Deco

Abingdon Square,
Northampton, NN1 4AE

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ABC Savoy Cinema

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The Savoy Cinema was built for and was operated by Associated British Cinemas(ABC) and they employed their in-house architect William R. Glen to design this super cinema. The wonderful interior decorations were carried out by designers Clark & Fenn.

The Savoy Cinema opened on 4th May 1936 with Jack Benny in "Broadway Melody of 1936" and "Ice Flow". The cinema has a prominent town centre position on Abingdon Square. Seating in the auditorium was provided for 1,258 in the stalls and 696 in the circle. Lighting was all concealed in troughs, and the auditorium was decorated with rich plasterwork and grilles by the proscenium which held the pipes of the Compton 3Manual/7Ranks theatre organ which had a Melotone unit and an illuminated surround. It had been transfered here from the Princess Cinema, Dagenham, Essex and was opened by Wilfred Southworth. The Savoy Cinema had a resident organist through to 1956, the last being Harold Nash.

The Compton organ was removed from the building in 1960, as space was required to house the pop shows that were being staged in cinemas around the country. The organ chambers were converted into extra dressing rooms. It was re-named ABC in 1961. In December 1974 it was tripled with two screen seating 263 and 208 being created under the circle in the rear stalls. The main screen had 1,018 seats located in the former circle and the front stalls.

Suprisingly, another Compton organ was installed in the ABC in 1985-1986. It was similar to the original one that had been removed and this organ came from the ABC Ritz Cleethorpes. It was opened by organists Ronald Curtis and Michael Wooldrige on 4th May 1986.

Later in 1986, the ABC was taken over by the Cannon Group and re-named Cannon. The Cannon was closed on 27th April 1995, a few weeks after a new multiplex cinema opened in the town. The closing films were;“Pulp Fiction”, “Terminal Velocity” and “Just Cause”. The Compton organ was still in the building in 1993, but I don’t know what became of it.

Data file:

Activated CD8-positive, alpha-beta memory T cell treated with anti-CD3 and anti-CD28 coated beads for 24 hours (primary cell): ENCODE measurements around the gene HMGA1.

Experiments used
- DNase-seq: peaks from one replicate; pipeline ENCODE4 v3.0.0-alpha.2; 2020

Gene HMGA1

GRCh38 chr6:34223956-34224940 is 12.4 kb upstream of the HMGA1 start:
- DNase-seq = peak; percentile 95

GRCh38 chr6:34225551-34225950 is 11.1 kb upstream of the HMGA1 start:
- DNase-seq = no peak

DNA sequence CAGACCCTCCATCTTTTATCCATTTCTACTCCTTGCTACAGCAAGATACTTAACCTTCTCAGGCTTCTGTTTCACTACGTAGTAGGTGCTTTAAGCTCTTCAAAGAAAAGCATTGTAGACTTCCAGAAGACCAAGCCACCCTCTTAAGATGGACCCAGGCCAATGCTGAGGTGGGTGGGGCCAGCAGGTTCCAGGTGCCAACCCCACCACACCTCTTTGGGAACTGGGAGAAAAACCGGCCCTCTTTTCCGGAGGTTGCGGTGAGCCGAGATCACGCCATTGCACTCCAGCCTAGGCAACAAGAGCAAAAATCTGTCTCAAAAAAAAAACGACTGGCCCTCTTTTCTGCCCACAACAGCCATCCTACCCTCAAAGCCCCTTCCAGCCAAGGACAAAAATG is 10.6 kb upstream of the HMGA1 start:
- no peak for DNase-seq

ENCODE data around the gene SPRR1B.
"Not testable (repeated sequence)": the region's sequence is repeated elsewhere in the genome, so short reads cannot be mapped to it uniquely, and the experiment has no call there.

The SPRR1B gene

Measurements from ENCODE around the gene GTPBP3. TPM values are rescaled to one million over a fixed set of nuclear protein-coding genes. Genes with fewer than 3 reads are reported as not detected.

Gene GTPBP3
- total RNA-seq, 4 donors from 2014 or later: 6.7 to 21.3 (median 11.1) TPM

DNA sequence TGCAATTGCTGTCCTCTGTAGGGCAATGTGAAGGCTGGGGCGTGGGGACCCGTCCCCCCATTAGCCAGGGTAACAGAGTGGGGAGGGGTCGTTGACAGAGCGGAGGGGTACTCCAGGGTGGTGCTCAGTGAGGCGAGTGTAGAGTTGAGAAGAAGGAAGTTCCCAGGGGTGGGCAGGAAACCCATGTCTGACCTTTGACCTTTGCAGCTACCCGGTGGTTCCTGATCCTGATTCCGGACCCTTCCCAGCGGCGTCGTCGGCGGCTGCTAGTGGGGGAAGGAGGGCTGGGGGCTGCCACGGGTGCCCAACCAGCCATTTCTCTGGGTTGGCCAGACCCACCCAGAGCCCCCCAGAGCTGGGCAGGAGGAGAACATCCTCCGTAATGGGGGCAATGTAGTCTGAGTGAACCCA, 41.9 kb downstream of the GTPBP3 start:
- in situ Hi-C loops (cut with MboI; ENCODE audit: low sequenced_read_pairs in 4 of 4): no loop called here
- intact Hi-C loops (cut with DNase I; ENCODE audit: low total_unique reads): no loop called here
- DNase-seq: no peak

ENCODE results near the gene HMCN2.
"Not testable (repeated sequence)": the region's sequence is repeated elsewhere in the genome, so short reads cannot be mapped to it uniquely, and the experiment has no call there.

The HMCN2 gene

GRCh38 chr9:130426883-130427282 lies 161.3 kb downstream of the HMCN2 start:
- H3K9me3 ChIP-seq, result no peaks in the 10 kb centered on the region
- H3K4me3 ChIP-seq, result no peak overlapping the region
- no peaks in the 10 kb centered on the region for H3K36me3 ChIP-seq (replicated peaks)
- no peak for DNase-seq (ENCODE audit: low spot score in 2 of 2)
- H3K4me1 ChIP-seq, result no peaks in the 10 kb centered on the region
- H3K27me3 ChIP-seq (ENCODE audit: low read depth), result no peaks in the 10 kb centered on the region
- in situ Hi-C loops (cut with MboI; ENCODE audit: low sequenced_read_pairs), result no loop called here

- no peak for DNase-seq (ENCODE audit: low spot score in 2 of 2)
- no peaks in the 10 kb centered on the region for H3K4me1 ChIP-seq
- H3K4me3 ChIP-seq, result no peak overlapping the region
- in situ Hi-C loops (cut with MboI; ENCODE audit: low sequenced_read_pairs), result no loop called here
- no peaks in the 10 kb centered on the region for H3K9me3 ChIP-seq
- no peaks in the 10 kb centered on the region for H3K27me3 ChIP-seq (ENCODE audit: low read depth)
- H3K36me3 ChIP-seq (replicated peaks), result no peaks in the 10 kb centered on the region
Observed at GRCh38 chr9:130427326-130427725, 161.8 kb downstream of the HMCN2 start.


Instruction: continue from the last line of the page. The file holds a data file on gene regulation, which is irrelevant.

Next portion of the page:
It lay empty for several years and plans were proposed to convert it into a nightclub, but these were turned down, mainly due to the fact that the plans involved the removal of the circle. This was not possible as the building had been designated a Grade II Listed building in October 2004, just six months before closure.

In around 2000, the building was purchased by the Jesus Army for use as a church, but they came up with several difficulties, firstly there was some major structural repairs to be done, and then their proposals for church use were to remove much of the interior of the building and create stairs down from the circle into the stalls. These plans were refused and the case was sent to a Public Enquiry. Support for changes to the proposed plans came from English Heritage and the Cinema Theatre Association. The Public Enquiry lasted several weeks and came to conclusion to allow some amendments, but keeping the interior very much looking like it did originally.

The building is now the Jesus Centre, but since 2005 it is also known as The Deco. With seating provided for 900 it is hired out for conferences, special events, live performances etc. when not in church use.

Contributed by Ken Roe

Recent comments (view all 6 comments)

Ken Roe
Ken Roe on January 7, 2008 at 4:15 pm

Here are some vintage and current photographs (click to expand) of the former Savoy Cinema (Grade II Listed building):
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Ian
Ian on January 8, 2008 at 12:50 am

A photo from 2005 here:–

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Ken Roe
Ken Roe on January 8, 2008 at 11:05 am

Two interior photographs from September 2005:
View from circle
http://flickr.com/photos/nugatory/41974250/
A view from the stage. This shows the front extension to the circle (and the pillars which support it) and the rear of the two mini-cinemas which were created under the circle in 1974. There are two staircases on each side, which must lead lead to the front circle extension.
http://flickr.com/photos/nugatory/301246259/

PaulBland
PaulBland on February 7, 2008 at 2:34 pm

The organ was only on loan and was removed by its owner before the theatre closed. It is now in store. The original Compton was removed by Alfred Davies &Co, a local organ builder. Some parts were re-used but it is thought the majority of the instrument was scrapped.

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